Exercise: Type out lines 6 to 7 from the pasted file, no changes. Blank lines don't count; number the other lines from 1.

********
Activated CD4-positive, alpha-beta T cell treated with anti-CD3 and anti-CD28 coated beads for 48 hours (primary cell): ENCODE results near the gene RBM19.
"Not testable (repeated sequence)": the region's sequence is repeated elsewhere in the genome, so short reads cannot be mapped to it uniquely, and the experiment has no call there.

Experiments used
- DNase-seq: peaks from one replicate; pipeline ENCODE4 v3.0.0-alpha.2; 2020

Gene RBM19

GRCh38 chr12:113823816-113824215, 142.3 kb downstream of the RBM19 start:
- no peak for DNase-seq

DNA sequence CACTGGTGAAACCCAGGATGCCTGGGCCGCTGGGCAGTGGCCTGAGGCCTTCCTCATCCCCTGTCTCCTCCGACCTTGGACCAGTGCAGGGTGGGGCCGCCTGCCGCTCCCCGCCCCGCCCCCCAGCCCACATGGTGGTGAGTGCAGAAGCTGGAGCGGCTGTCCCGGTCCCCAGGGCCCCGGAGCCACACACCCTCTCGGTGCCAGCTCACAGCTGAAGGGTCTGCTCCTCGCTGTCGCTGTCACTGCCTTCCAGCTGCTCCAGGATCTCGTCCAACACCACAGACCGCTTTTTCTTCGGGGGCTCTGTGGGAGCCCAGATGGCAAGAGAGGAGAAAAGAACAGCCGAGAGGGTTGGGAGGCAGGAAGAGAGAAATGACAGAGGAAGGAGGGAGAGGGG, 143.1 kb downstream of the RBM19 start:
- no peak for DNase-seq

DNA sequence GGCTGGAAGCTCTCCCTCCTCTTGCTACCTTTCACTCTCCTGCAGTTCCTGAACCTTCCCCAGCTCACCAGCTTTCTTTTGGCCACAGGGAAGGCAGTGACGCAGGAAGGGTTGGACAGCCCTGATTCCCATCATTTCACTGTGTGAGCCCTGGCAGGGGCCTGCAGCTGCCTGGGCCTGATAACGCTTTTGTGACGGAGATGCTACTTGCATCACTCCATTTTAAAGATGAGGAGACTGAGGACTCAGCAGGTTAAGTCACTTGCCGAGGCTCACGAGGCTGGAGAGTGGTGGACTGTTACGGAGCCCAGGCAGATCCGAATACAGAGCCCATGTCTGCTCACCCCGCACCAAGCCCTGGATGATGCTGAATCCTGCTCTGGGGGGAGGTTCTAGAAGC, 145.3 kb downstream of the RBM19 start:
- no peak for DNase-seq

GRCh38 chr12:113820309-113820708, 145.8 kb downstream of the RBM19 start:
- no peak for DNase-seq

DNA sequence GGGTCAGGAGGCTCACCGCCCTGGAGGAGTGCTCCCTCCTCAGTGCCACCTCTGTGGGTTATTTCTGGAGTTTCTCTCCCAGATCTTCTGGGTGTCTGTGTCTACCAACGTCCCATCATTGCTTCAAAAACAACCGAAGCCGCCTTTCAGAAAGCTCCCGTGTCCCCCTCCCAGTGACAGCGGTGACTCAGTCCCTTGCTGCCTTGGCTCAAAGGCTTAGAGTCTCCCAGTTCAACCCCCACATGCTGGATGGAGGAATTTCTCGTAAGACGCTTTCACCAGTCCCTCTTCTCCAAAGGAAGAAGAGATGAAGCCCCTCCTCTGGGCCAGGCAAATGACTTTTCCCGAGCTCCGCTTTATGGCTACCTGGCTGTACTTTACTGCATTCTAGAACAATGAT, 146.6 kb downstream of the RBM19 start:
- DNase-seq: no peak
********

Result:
GRCh38 chr12:113823816-113824215, 142.3 kb downstream of the RBM19 start:
- no peak for DNase-seq